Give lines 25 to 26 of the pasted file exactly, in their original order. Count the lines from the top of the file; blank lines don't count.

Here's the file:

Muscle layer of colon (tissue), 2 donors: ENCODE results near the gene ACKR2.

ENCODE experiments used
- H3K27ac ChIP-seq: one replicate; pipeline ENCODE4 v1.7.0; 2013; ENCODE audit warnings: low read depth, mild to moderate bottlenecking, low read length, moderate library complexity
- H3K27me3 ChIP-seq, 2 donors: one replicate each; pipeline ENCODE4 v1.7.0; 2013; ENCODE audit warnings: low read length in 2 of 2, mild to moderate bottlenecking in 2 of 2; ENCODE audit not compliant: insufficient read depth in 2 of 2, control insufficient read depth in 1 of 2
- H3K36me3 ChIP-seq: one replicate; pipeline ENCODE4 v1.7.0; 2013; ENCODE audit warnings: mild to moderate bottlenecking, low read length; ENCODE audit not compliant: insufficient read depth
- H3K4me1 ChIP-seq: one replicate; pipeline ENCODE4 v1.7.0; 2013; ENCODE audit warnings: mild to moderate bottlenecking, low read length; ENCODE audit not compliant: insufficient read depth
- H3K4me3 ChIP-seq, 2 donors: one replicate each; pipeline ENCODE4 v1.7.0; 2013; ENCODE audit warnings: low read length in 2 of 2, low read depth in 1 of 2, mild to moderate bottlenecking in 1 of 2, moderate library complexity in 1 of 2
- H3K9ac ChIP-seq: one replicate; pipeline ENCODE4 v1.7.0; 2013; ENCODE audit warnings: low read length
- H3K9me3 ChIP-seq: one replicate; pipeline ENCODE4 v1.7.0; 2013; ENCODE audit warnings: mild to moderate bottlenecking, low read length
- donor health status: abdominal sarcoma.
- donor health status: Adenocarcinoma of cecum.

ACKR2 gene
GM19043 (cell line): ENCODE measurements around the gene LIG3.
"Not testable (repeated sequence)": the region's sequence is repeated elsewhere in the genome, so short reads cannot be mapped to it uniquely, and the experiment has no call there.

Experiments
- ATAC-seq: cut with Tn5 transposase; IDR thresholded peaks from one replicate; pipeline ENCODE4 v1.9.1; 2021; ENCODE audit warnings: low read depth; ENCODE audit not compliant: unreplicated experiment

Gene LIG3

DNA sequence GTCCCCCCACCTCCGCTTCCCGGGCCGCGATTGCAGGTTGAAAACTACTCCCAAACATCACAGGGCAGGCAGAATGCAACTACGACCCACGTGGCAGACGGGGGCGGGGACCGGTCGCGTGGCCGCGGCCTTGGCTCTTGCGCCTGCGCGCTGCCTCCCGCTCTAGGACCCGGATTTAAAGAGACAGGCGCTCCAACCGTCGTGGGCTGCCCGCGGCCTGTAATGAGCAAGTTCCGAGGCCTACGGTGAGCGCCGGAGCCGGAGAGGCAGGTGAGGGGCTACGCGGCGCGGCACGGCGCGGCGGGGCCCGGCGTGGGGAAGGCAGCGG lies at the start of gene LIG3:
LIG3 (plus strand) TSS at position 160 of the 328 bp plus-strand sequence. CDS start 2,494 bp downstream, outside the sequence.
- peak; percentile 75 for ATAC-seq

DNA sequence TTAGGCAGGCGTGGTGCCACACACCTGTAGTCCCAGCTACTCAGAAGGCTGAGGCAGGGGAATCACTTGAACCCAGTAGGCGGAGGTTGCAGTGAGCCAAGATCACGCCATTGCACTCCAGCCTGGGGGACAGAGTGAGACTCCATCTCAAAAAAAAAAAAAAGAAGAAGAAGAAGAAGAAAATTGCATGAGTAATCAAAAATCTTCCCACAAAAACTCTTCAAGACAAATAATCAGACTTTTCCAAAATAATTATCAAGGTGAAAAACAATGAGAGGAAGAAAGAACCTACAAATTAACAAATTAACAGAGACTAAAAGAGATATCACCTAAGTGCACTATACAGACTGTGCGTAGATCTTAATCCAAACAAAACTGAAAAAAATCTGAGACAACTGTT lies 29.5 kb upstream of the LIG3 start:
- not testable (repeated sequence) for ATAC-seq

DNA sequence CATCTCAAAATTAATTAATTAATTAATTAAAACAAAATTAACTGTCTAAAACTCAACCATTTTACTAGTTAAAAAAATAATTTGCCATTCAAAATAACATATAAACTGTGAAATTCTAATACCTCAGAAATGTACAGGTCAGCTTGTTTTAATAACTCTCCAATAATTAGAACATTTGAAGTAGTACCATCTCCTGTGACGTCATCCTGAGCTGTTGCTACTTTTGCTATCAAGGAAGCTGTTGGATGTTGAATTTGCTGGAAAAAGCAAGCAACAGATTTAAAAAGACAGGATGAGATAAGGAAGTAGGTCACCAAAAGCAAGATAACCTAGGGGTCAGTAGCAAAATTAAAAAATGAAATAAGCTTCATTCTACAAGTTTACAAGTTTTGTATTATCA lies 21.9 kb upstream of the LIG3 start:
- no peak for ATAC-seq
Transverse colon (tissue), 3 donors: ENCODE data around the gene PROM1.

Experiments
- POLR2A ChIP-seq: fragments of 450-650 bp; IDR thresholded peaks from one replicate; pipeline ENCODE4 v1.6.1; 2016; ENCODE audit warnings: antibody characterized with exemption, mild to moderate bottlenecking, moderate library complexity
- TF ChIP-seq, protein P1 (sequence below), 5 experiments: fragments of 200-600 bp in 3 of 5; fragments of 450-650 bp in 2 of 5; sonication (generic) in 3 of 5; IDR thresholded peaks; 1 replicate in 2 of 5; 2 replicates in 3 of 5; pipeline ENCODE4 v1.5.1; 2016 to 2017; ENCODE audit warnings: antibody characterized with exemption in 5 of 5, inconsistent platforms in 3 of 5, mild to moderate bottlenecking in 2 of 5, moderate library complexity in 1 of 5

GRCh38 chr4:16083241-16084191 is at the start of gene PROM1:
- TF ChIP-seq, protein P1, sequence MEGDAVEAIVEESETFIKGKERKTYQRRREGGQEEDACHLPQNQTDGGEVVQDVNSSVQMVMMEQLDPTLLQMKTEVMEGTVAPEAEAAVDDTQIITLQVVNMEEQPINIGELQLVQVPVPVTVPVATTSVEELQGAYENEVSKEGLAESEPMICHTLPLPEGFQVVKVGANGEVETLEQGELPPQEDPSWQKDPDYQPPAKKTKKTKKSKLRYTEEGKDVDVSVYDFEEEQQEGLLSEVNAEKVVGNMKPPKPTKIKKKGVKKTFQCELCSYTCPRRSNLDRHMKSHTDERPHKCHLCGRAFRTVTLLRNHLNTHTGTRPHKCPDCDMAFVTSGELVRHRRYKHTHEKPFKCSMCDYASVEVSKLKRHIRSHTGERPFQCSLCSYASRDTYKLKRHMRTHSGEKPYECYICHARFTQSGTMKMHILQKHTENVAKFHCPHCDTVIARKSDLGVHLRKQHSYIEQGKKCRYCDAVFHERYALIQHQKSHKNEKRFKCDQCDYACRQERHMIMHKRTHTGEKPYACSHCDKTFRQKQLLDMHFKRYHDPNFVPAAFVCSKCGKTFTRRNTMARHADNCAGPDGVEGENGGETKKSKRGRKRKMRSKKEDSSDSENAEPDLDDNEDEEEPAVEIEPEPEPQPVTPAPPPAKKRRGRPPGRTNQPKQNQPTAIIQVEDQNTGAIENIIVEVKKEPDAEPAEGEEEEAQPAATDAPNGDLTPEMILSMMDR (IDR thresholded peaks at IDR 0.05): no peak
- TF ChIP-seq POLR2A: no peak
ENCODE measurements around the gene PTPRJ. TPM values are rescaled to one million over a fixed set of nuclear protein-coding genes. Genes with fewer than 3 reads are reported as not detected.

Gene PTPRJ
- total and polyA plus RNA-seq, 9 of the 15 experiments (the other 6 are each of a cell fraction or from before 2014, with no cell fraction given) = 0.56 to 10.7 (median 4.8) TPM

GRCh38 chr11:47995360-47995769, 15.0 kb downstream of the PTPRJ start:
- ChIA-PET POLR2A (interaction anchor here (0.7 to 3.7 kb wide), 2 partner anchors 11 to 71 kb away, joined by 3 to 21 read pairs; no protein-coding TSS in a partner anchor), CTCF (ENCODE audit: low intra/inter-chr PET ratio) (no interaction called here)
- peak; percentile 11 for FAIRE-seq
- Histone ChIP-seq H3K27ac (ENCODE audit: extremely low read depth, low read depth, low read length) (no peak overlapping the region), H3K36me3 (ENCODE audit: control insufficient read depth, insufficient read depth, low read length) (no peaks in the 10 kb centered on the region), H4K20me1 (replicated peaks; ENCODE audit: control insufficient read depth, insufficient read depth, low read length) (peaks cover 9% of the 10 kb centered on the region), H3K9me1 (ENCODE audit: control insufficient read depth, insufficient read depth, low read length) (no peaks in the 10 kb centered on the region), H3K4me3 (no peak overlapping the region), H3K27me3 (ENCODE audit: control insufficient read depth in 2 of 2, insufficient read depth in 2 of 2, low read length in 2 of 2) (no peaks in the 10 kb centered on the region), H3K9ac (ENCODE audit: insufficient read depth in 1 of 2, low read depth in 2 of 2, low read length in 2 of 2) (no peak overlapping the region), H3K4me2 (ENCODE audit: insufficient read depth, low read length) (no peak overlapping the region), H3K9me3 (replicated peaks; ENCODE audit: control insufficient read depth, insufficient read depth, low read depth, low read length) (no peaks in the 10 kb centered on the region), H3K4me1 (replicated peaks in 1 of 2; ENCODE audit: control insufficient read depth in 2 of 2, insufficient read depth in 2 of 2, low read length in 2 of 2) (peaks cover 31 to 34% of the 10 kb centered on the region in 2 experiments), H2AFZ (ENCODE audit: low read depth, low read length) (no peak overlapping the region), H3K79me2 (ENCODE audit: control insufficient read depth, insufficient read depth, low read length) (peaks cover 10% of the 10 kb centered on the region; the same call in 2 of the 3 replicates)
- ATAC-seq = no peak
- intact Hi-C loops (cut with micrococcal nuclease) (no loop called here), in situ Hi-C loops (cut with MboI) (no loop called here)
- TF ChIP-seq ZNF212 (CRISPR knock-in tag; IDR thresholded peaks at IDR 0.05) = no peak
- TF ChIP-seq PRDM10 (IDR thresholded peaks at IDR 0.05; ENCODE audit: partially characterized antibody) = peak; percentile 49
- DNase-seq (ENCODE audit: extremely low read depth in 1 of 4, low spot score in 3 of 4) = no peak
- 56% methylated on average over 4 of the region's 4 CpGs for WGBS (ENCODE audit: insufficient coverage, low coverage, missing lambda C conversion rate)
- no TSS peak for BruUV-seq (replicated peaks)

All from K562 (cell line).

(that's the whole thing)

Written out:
Transverse colon (tissue), 3 donors: ENCODE data around the gene PROM1.

Experiments